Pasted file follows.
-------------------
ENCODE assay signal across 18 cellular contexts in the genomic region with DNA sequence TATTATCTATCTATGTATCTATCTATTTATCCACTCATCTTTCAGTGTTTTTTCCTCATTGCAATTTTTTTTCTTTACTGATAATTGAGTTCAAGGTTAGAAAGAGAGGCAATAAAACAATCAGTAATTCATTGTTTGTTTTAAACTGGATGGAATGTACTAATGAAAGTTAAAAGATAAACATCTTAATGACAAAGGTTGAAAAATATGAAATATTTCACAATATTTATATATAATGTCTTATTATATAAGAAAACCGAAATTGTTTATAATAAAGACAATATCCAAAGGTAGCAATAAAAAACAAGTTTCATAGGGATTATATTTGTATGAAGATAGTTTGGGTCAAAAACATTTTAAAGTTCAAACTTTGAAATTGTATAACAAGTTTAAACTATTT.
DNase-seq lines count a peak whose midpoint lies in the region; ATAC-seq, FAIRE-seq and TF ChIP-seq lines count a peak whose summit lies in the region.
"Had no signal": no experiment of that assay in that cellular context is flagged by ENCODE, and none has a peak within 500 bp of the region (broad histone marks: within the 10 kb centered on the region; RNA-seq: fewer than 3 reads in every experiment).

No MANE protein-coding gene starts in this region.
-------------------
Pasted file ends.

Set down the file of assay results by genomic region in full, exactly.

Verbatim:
ENCODE assay signal across 18 cellular contexts in the genomic region with DNA sequence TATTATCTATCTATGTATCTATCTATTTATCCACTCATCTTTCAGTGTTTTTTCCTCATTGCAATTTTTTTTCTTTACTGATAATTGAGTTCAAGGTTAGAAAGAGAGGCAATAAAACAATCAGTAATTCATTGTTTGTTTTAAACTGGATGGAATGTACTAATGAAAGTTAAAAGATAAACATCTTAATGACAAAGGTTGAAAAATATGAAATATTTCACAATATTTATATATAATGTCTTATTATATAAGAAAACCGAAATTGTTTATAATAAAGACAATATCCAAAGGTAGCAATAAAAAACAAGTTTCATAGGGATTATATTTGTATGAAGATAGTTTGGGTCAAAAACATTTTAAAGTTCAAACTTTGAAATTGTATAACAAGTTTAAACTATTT.
DNase-seq lines count a peak whose midpoint lies in the region; ATAC-seq, FAIRE-seq and TF ChIP-seq lines count a peak whose summit lies in the region.
"Had no signal": no experiment of that assay in that cellular context is flagged by ENCODE, and none has a peak within 500 bp of the region (broad histone marks: within the 10 kb centered on the region; RNA-seq: fewer than 3 reads in every experiment).

No MANE protein-coding gene starts in this region.